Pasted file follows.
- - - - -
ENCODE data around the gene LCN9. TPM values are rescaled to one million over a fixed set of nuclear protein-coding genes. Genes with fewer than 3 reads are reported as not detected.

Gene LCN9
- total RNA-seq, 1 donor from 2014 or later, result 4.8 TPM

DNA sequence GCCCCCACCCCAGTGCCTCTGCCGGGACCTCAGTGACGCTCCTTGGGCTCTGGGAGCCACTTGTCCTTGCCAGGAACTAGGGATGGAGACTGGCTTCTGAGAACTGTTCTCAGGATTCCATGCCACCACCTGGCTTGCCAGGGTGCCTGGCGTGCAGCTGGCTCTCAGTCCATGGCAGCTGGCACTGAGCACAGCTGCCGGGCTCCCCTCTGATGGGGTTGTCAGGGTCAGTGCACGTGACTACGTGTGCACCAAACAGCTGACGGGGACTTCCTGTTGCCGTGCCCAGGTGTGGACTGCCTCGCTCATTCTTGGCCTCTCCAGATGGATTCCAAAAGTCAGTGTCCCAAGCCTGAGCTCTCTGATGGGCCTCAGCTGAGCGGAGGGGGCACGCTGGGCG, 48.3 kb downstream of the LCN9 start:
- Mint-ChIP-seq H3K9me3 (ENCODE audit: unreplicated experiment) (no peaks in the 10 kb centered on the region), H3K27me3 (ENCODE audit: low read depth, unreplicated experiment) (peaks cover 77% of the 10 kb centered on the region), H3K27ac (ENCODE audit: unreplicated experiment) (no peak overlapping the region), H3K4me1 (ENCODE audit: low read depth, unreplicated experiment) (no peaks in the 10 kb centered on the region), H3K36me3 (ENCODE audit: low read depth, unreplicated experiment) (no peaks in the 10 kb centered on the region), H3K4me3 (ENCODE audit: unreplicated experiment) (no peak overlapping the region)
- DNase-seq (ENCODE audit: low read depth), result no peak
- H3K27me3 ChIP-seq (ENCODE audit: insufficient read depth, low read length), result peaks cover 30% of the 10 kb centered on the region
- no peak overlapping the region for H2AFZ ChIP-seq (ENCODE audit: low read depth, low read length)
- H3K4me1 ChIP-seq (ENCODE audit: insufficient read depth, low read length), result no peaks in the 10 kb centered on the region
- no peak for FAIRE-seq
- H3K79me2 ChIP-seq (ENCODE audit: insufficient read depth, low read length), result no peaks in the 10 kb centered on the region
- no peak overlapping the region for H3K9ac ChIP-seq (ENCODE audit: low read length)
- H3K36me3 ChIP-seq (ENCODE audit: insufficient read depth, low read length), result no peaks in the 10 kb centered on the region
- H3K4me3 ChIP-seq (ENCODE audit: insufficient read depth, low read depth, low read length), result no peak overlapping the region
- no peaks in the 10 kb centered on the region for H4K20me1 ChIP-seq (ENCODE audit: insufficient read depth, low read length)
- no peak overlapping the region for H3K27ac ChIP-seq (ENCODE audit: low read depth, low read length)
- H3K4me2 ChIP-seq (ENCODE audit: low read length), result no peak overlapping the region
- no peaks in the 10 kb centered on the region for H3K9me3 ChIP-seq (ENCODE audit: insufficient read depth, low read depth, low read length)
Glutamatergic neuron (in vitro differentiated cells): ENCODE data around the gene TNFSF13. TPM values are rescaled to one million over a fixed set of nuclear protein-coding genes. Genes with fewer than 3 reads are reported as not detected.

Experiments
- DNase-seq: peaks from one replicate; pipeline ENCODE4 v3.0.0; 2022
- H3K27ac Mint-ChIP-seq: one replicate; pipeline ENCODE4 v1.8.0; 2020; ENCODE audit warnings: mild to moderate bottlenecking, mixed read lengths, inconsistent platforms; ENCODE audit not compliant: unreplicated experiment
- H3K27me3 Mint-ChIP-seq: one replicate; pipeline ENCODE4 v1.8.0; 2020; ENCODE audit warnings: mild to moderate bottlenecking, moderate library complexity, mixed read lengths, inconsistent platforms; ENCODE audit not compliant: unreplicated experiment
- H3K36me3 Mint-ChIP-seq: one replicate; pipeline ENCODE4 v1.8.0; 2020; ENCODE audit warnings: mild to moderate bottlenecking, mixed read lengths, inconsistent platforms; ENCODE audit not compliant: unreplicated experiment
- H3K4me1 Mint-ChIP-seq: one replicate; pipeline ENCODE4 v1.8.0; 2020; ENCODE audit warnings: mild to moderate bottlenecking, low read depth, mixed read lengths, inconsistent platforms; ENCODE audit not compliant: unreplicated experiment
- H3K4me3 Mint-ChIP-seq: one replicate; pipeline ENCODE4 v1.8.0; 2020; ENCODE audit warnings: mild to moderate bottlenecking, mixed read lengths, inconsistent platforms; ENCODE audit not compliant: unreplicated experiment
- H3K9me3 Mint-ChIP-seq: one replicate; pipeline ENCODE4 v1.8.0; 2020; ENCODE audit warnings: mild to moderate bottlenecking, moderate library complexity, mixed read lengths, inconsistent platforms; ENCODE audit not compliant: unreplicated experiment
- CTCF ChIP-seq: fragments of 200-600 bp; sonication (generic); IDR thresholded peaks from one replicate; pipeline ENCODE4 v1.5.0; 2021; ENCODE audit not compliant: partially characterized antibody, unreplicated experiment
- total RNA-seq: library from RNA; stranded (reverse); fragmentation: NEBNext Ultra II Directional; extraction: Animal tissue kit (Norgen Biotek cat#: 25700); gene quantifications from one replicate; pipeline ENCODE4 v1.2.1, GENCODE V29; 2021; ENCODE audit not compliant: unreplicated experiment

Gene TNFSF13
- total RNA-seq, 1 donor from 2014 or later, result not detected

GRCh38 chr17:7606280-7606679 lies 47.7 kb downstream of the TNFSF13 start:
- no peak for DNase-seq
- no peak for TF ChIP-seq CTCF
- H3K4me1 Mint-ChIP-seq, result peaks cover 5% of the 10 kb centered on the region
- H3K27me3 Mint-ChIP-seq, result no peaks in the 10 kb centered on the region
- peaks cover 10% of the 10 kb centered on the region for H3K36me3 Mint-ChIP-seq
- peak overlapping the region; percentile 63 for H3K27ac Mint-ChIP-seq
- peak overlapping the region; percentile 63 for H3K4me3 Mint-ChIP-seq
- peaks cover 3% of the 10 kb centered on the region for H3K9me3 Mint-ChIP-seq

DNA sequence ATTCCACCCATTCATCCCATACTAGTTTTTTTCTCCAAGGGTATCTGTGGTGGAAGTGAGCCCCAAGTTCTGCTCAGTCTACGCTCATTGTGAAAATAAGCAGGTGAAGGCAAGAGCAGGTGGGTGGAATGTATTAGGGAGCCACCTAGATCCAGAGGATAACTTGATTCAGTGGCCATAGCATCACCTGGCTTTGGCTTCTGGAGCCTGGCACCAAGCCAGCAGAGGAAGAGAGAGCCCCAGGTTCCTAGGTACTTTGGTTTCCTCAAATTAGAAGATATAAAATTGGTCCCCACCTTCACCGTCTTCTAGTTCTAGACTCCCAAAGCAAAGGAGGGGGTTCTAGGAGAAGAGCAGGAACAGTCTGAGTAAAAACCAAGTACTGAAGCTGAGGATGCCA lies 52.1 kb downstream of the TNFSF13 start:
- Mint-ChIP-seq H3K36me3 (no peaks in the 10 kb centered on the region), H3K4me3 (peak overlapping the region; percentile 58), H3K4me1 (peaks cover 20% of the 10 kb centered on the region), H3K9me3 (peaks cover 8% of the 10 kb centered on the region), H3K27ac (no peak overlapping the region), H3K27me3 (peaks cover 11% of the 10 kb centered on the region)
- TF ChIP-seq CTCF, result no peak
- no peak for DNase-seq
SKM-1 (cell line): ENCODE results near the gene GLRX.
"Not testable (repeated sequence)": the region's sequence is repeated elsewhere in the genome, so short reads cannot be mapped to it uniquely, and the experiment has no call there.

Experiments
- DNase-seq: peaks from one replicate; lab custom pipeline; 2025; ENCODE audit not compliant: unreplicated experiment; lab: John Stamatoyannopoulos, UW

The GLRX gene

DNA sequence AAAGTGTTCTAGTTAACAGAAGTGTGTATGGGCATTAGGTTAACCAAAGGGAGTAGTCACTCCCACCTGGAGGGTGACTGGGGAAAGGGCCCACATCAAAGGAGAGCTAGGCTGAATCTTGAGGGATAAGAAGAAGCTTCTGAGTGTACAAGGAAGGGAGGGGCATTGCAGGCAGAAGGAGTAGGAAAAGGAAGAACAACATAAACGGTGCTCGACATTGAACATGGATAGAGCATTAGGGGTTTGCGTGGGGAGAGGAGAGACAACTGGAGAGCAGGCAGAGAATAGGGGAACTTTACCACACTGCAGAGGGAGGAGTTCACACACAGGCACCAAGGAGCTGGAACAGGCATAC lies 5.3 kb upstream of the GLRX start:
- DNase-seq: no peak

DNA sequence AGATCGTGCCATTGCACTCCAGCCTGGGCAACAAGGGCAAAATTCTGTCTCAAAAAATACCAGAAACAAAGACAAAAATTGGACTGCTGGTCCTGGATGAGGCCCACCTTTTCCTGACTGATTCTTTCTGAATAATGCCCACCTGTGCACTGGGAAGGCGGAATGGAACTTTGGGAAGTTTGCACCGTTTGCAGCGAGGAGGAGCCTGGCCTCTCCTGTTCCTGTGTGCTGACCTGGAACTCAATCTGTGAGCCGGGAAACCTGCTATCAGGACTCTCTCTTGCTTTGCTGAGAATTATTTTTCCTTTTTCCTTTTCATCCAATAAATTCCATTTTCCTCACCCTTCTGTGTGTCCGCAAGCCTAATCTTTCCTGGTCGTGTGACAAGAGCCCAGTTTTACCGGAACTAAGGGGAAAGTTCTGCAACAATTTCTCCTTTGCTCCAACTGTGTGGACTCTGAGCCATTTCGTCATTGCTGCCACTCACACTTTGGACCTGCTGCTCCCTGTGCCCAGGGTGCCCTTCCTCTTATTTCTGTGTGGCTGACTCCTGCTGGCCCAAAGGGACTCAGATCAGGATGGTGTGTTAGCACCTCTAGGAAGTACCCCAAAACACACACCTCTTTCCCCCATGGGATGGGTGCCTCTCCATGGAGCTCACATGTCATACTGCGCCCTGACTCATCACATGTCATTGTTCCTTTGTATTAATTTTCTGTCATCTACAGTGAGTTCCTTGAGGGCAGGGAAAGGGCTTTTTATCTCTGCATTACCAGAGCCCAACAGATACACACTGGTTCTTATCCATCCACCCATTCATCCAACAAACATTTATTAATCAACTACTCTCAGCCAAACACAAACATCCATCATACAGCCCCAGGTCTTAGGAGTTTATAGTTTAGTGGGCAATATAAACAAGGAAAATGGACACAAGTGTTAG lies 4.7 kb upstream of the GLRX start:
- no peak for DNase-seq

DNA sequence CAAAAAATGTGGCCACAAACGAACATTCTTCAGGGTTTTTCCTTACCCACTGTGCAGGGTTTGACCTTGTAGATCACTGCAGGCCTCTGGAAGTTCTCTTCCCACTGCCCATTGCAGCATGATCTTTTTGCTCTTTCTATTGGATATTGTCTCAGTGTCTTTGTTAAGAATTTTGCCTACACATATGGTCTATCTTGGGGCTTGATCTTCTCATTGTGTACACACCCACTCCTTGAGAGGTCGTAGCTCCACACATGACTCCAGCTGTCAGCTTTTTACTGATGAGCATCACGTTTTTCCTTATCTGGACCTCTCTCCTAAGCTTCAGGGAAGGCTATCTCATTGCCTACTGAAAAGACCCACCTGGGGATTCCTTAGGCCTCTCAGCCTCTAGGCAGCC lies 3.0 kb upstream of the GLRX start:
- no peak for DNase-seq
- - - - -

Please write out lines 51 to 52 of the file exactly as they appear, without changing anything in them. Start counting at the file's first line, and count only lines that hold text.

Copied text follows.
- DNase-seq: no peak

DNA sequence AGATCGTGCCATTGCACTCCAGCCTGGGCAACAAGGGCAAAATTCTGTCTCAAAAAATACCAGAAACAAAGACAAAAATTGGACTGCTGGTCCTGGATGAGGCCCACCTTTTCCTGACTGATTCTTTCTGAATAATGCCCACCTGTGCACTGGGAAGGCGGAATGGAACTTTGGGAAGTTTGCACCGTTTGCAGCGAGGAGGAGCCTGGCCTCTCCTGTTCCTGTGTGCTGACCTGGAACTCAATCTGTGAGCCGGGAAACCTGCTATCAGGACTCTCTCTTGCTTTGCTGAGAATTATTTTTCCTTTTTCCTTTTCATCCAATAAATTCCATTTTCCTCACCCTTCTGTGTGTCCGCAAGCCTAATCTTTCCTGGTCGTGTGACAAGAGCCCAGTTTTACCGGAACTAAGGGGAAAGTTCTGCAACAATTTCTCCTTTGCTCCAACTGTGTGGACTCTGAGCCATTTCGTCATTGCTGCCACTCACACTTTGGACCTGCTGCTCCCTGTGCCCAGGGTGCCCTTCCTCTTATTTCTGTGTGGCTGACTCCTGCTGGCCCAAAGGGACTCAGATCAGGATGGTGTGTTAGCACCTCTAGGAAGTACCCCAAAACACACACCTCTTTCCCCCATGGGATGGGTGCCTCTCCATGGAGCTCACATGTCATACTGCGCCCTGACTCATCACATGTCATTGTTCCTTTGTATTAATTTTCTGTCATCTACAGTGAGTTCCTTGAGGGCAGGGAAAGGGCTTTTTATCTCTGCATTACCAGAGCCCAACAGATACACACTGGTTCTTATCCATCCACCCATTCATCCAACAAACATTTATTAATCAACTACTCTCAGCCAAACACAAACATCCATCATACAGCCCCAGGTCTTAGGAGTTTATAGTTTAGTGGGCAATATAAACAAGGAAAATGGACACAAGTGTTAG lies 4.7 kb upstream of the GLRX start: